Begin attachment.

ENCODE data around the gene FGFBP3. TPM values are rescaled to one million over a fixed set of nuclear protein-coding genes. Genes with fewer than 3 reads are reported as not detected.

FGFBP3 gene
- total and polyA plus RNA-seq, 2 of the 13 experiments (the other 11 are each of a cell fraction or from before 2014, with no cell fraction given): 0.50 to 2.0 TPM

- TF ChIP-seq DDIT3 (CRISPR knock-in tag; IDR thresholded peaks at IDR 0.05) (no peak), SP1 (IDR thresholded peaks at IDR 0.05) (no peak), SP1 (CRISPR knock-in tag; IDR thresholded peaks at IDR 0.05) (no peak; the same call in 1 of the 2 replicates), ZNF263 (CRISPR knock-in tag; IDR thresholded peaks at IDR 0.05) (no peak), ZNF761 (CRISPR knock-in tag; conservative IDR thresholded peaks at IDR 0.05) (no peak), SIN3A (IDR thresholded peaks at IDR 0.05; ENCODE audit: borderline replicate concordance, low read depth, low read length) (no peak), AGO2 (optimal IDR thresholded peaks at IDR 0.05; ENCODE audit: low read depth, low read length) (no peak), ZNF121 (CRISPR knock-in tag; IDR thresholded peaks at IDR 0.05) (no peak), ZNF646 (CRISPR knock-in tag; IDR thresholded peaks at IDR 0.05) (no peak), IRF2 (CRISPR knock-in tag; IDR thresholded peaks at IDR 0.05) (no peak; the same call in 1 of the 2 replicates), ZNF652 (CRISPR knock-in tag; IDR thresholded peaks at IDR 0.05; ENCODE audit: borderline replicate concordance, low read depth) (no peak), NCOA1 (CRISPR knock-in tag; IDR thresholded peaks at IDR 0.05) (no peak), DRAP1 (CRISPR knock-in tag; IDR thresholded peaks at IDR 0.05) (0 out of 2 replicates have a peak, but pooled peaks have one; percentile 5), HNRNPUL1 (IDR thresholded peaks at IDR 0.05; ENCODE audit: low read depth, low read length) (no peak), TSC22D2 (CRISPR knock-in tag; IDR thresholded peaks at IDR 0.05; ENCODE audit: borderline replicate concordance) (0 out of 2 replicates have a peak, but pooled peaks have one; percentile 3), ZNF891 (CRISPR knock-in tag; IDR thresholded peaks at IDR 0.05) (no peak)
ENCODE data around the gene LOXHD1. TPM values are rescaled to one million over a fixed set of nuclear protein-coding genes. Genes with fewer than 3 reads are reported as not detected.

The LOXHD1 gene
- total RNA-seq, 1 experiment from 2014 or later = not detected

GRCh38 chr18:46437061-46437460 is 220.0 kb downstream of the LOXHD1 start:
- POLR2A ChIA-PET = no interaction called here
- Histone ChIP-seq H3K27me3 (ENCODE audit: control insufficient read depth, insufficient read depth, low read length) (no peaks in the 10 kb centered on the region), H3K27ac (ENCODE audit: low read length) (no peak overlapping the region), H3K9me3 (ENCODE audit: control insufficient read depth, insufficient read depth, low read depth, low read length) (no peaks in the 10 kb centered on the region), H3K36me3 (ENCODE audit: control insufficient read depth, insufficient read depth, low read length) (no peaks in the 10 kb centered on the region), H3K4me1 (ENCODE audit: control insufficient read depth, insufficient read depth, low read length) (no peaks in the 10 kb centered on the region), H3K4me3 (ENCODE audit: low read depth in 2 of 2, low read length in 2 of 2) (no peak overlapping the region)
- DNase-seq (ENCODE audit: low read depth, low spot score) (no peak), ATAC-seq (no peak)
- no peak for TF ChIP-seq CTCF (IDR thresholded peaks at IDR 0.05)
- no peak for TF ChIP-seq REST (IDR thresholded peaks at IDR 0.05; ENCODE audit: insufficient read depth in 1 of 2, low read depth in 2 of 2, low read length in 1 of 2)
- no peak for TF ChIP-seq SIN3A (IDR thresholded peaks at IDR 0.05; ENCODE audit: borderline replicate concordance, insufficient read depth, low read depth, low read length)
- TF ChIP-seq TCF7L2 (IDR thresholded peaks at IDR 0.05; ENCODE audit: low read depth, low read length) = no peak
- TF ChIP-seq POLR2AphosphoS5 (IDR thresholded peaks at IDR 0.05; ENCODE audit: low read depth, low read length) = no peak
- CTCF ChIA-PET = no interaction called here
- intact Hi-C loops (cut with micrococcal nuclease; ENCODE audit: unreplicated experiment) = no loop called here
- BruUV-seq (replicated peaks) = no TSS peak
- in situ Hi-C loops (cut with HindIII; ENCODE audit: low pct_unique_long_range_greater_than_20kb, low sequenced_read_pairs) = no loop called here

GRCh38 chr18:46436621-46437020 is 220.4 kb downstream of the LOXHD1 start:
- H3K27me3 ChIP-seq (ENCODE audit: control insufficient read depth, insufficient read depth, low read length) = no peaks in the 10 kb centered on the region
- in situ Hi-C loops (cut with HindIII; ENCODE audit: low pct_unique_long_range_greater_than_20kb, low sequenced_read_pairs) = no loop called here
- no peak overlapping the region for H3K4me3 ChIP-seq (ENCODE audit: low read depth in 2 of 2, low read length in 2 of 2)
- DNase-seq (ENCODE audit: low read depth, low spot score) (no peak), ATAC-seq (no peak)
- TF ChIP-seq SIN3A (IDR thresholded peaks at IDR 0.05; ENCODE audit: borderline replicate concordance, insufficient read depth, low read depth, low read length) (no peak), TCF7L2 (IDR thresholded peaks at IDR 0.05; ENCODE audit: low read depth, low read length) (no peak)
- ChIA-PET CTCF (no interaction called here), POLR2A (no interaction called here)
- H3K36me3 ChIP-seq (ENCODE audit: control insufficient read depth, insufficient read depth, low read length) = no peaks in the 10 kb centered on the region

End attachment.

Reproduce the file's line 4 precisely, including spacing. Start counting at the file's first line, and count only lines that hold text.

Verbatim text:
- TF ChIP-seq DDIT3 (CRISPR knock-in tag; IDR thresholded peaks at IDR 0.05) (no peak), SP1 (IDR thresholded peaks at IDR 0.05) (no peak), SP1 (CRISPR knock-in tag; IDR thresholded peaks at IDR 0.05) (no peak; the same call in 1 of the 2 replicates), ZNF263 (CRISPR knock-in tag; IDR thresholded peaks at IDR 0.05) (no peak), ZNF761 (CRISPR knock-in tag; conservative IDR thresholded peaks at IDR 0.05) (no peak), SIN3A (IDR thresholded peaks at IDR 0.05; ENCODE audit: borderline replicate concordance, low read depth, low read length) (no peak), AGO2 (optimal IDR thresholded peaks at IDR 0.05; ENCODE audit: low read depth, low read length) (no peak), ZNF121 (CRISPR knock-in tag; IDR thresholded peaks at IDR 0.05) (no peak), ZNF646 (CRISPR knock-in tag; IDR thresholded peaks at IDR 0.05) (no peak), IRF2 (CRISPR knock-in tag; IDR thresholded peaks at IDR 0.05) (no peak; the same call in 1 of the 2 replicates), ZNF652 (CRISPR knock-in tag; IDR thresholded peaks at IDR 0.05; ENCODE audit: borderline replicate concordance, low read depth) (no peak), NCOA1 (CRISPR knock-in tag; IDR thresholded peaks at IDR 0.05) (no peak), DRAP1 (CRISPR knock-in tag; IDR thresholded peaks at IDR 0.05) (0 out of 2 replicates have a peak, but pooled peaks have one; percentile 5), HNRNPUL1 (IDR thresholded peaks at IDR 0.05; ENCODE audit: low read depth, low read length) (no peak), TSC22D2 (CRISPR knock-in tag; IDR thresholded peaks at IDR 0.05; ENCODE audit: borderline replicate concordance) (0 out of 2 replicates have a peak, but pooled peaks have one; percentile 3), ZNF891 (CRISPR knock-in tag; IDR thresholded peaks at IDR 0.05) (no peak)